Lectio Divina: Matthew 5:17-19
Season of Lent
1) Opening prayer
Lord our God,
Your prophets remind us
in season and out of season
of our responsibilities toward You
and toward the world of people.
When they disturb and upset us,
let it be a holy disturbance
that makes us restless, eager to do Your will
and to bring justice and love around us.
We ask You this through Christ our Lord.
2) Gospel Reading - Matthew 5:17-19
Jesus said to his disciples: “Do not think that I have come to abolish the law or the prophets. I have come not to abolish but to fulfill. Amen, I say to you, until heaven and earth pass away, not the smallest letter or the smallest part of a letter will pass from the law, until all things have taken place. Therefore, whoever breaks one of the least of these commandments and teaches others to do so will be called least in the Kingdom of heaven. But whoever obeys and teaches these commandments will be called greatest in the Kingdom of heaven.”
• Today’s Gospel (Mt 5:17-19) teaches how to observe the law of God in its complete fulfillment (Mt 5:17-19). Matthew writes in order to help the communities of converted Jews overcome the criticism of the brothers of their own race who accused them, saying, “You are unfaithful to the Law of Moses.” Jesus Himself had been accused of infidelity to the Law of God. Matthew has Jesus’ clarifying response to His accusers. Thus, Matthew sheds some light to help the communities solve their problems.
• Using images of daily life, with simple and direct words, Jesus had said that the mission of the community, its reason for being, is that of being salt and light! He had given some advice regarding each one of the two images. Then follow the brief verses of today’s Gospel.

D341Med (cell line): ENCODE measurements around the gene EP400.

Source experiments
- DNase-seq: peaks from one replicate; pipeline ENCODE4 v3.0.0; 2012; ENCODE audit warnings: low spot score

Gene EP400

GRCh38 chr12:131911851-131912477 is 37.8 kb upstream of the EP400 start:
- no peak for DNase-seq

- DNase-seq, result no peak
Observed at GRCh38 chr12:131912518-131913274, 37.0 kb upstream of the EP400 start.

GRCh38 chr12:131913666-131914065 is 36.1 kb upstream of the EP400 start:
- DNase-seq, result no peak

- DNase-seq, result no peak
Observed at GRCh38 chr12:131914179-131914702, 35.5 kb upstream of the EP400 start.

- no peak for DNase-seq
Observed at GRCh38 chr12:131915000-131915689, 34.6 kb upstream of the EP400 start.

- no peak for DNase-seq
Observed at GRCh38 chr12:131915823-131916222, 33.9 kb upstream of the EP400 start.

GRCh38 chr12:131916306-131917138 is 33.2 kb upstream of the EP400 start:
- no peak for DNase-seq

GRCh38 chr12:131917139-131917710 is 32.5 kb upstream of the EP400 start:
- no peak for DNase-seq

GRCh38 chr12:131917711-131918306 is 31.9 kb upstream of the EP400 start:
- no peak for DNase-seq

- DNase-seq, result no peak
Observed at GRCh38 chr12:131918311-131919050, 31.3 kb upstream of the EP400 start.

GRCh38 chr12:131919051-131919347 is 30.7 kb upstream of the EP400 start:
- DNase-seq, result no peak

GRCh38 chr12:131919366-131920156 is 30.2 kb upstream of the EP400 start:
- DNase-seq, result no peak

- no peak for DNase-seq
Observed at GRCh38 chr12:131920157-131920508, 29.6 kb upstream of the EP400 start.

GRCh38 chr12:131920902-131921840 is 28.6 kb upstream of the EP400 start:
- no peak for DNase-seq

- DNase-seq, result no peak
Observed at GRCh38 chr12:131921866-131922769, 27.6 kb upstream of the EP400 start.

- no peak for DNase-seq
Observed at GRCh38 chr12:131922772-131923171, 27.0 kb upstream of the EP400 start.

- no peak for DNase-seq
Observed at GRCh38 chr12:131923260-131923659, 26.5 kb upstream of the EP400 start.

• Matthew 5:17-18: Not one dot, nor one stroke is to disappear from the Law. There were several different tendencies in the first Christian communities. Some thought that it was not necessary to observe the laws of the Old Testament, because we are saved by faith in Jesus and not by the observance of the Law (Rm 3:21-26). Others accepted Jesus, the Messiah, but they did not accept the liberty of spirit with which some of the communities lived the message of Jesus. They thought that, being Jews, they had to continue to observe the laws of the Old Testament (Acts 15:1,5). But there were Christians who lived so fully in the freedom of the Spirit, who no longer looked at the life of Jesus of Nazareth, nor to the Old Testament that they even went so far as to say, “Anathema Jesus!” (1 Cor 12:3). Observing these tensions, Matthew tries to find some balance between both extremes. The community should be a place where the balance can be attained and lived. Jesus’ answer to those who criticized Him continued to be relevant for the communities: “I have not come to abolish the law, but to complete it!” The communities could not be against the Law, nor could they close themselves off in the observance of the Law. Like Jesus, they should advance and show in practice, the objective thst the Law wanted to attain in people’s lives, that is, in the perfect practice of love.
• Matthew 5:17-18: Not one dot or stroke will disappear from the Law. It is for those who wanted to get rid of the law altogether that Matthew recalls the other parable of Jesus: “Anyone who breaks even one of the least of these commandments and teaches others to do the same will be considered the least in the Kingdom of Heaven; but the person who keeps them and teaches them will be considered great in the Kingdom of Heaven.” The great concern in Matthew’s Gospel is to show that the Old Testament, Jesus of Nazareth, and the life in the Spirit cannot be separated. The three of them form part of the same and unique plan of God and communicate to us the certainty of faith: The God of Abraham and of Sarah is present in the midst of the community by faith in Jesus of Nazareth who sends us His Spirit.
4) Personal questions
• How do I see and live God’s law: as a freedom to do anything I please, as an imposition which restricts me, or as a guide to grow in love?
• What can we do today for our brothers and sisters who consider all of this type of discussion as obsolete and not relevant?
• How does this view of the Law and the Commandments affect me? As a line which defines sin, as rules to avoid vice, or as a guide in attaining virtue?
5) Concluding Prayer
Praise Yahweh, Jerusalem,
Zion, praise your God.
For He gives strength to the bars of your gates,
He blesses your children within you. (Ps 145:12-13)